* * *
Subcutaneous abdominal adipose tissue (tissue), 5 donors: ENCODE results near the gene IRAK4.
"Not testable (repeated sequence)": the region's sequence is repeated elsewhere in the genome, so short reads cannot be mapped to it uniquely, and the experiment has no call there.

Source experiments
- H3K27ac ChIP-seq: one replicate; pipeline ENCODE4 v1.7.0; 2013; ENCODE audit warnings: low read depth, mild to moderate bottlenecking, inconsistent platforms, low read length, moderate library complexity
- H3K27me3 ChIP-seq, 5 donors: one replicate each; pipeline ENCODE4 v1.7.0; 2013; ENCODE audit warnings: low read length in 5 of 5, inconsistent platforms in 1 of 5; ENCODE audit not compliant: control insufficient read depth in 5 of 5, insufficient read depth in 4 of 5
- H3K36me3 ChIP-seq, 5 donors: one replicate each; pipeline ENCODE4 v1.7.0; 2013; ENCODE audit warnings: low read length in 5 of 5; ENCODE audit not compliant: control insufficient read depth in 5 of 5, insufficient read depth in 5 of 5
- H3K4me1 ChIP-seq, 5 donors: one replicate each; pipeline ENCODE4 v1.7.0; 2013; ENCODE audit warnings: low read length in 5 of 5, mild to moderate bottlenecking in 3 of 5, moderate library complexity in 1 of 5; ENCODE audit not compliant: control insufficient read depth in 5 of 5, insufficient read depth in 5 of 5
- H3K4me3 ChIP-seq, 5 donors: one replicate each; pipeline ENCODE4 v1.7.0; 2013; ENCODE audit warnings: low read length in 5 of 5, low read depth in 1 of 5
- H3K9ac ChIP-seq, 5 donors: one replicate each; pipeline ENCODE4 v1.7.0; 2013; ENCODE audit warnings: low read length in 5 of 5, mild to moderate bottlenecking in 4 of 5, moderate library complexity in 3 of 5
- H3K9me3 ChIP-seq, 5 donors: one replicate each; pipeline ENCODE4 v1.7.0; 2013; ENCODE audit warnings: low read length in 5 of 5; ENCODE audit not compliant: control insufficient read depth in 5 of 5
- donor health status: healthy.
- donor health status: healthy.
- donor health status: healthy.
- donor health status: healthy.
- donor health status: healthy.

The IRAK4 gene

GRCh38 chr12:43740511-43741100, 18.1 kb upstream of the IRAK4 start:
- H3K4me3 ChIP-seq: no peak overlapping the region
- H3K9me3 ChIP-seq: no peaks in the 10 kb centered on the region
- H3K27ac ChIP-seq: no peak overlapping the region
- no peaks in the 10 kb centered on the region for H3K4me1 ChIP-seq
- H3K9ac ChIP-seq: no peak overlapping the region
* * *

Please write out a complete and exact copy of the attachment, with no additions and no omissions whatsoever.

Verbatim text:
Subcutaneous abdominal adipose tissue (tissue), 5 donors: ENCODE results near the gene IRAK4.
"Not testable (repeated sequence)": the region's sequence is repeated elsewhere in the genome, so short reads cannot be mapped to it uniquely, and the experiment has no call there.

Source experiments
- H3K27ac ChIP-seq: one replicate; pipeline ENCODE4 v1.7.0; 2013; ENCODE audit warnings: low read depth, mild to moderate bottlenecking, inconsistent platforms, low read length, moderate library complexity
- H3K27me3 ChIP-seq, 5 donors: one replicate each; pipeline ENCODE4 v1.7.0; 2013; ENCODE audit warnings: low read length in 5 of 5, inconsistent platforms in 1 of 5; ENCODE audit not compliant: control insufficient read depth in 5 of 5, insufficient read depth in 4 of 5
- H3K36me3 ChIP-seq, 5 donors: one replicate each; pipeline ENCODE4 v1.7.0; 2013; ENCODE audit warnings: low read length in 5 of 5; ENCODE audit not compliant: control insufficient read depth in 5 of 5, insufficient read depth in 5 of 5
- H3K4me1 ChIP-seq, 5 donors: one replicate each; pipeline ENCODE4 v1.7.0; 2013; ENCODE audit warnings: low read length in 5 of 5, mild to moderate bottlenecking in 3 of 5, moderate library complexity in 1 of 5; ENCODE audit not compliant: control insufficient read depth in 5 of 5, insufficient read depth in 5 of 5
- H3K4me3 ChIP-seq, 5 donors: one replicate each; pipeline ENCODE4 v1.7.0; 2013; ENCODE audit warnings: low read length in 5 of 5, low read depth in 1 of 5
- H3K9ac ChIP-seq, 5 donors: one replicate each; pipeline ENCODE4 v1.7.0; 2013; ENCODE audit warnings: low read length in 5 of 5, mild to moderate bottlenecking in 4 of 5, moderate library complexity in 3 of 5
- H3K9me3 ChIP-seq, 5 donors: one replicate each; pipeline ENCODE4 v1.7.0; 2013; ENCODE audit warnings: low read length in 5 of 5; ENCODE audit not compliant: control insufficient read depth in 5 of 5
- donor health status: healthy.
- donor health status: healthy.
- donor health status: healthy.
- donor health status: healthy.
- donor health status: healthy.

The IRAK4 gene

GRCh38 chr12:43740511-43741100, 18.1 kb upstream of the IRAK4 start:
- H3K4me3 ChIP-seq: no peak overlapping the region
- H3K9me3 ChIP-seq: no peaks in the 10 kb centered on the region
- H3K27ac ChIP-seq: no peak overlapping the region
- no peaks in the 10 kb centered on the region for H3K4me1 ChIP-seq
- H3K9ac ChIP-seq: no peak overlapping the region